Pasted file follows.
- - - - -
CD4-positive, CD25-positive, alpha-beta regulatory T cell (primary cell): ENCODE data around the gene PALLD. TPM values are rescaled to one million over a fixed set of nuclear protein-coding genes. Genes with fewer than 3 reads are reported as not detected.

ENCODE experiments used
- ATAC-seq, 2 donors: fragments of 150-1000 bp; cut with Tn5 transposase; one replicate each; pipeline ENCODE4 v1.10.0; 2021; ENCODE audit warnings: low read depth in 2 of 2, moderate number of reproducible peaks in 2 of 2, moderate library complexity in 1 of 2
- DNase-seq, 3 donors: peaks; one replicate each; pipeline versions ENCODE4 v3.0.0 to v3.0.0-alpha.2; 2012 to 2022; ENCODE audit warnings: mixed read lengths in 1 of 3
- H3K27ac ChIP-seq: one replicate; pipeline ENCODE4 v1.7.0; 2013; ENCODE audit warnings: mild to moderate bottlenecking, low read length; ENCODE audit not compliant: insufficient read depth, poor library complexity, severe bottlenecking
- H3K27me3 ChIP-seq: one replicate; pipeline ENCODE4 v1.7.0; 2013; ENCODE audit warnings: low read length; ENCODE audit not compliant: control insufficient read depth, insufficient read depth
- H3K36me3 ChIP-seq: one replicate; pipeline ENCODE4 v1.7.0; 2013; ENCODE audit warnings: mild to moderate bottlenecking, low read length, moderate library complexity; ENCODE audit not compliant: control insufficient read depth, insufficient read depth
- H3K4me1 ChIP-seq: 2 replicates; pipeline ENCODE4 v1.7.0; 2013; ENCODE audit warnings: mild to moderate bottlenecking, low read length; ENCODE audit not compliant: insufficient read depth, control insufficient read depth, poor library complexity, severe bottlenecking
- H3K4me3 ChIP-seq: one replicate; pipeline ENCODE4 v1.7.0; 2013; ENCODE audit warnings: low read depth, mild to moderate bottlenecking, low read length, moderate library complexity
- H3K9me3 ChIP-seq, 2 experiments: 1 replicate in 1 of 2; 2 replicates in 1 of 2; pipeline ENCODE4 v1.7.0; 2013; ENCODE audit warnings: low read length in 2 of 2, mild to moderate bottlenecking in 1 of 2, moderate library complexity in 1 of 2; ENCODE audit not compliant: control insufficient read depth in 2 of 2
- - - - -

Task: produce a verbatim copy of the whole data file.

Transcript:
CD4-positive, CD25-positive, alpha-beta regulatory T cell (primary cell): ENCODE data around the gene PALLD. TPM values are rescaled to one million over a fixed set of nuclear protein-coding genes. Genes with fewer than 3 reads are reported as not detected.

ENCODE experiments used
- ATAC-seq, 2 donors: fragments of 150-1000 bp; cut with Tn5 transposase; one replicate each; pipeline ENCODE4 v1.10.0; 2021; ENCODE audit warnings: low read depth in 2 of 2, moderate number of reproducible peaks in 2 of 2, moderate library complexity in 1 of 2
- DNase-seq, 3 donors: peaks; one replicate each; pipeline versions ENCODE4 v3.0.0 to v3.0.0-alpha.2; 2012 to 2022; ENCODE audit warnings: mixed read lengths in 1 of 3
- H3K27ac ChIP-seq: one replicate; pipeline ENCODE4 v1.7.0; 2013; ENCODE audit warnings: mild to moderate bottlenecking, low read length; ENCODE audit not compliant: insufficient read depth, poor library complexity, severe bottlenecking
- H3K27me3 ChIP-seq: one replicate; pipeline ENCODE4 v1.7.0; 2013; ENCODE audit warnings: low read length; ENCODE audit not compliant: control insufficient read depth, insufficient read depth
- H3K36me3 ChIP-seq: one replicate; pipeline ENCODE4 v1.7.0; 2013; ENCODE audit warnings: mild to moderate bottlenecking, low read length, moderate library complexity; ENCODE audit not compliant: control insufficient read depth, insufficient read depth
- H3K4me1 ChIP-seq: 2 replicates; pipeline ENCODE4 v1.7.0; 2013; ENCODE audit warnings: mild to moderate bottlenecking, low read length; ENCODE audit not compliant: insufficient read depth, control insufficient read depth, poor library complexity, severe bottlenecking
- H3K4me3 ChIP-seq: one replicate; pipeline ENCODE4 v1.7.0; 2013; ENCODE audit warnings: low read depth, mild to moderate bottlenecking, low read length, moderate library complexity
- H3K9me3 ChIP-seq, 2 experiments: 1 replicate in 1 of 2; 2 replicates in 1 of 2; pipeline ENCODE4 v1.7.0; 2013; ENCODE audit warnings: low read length in 2 of 2, mild to moderate bottlenecking in 1 of 2, moderate library complexity in 1 of 2; ENCODE audit not compliant: control insufficient read depth in 2 of 2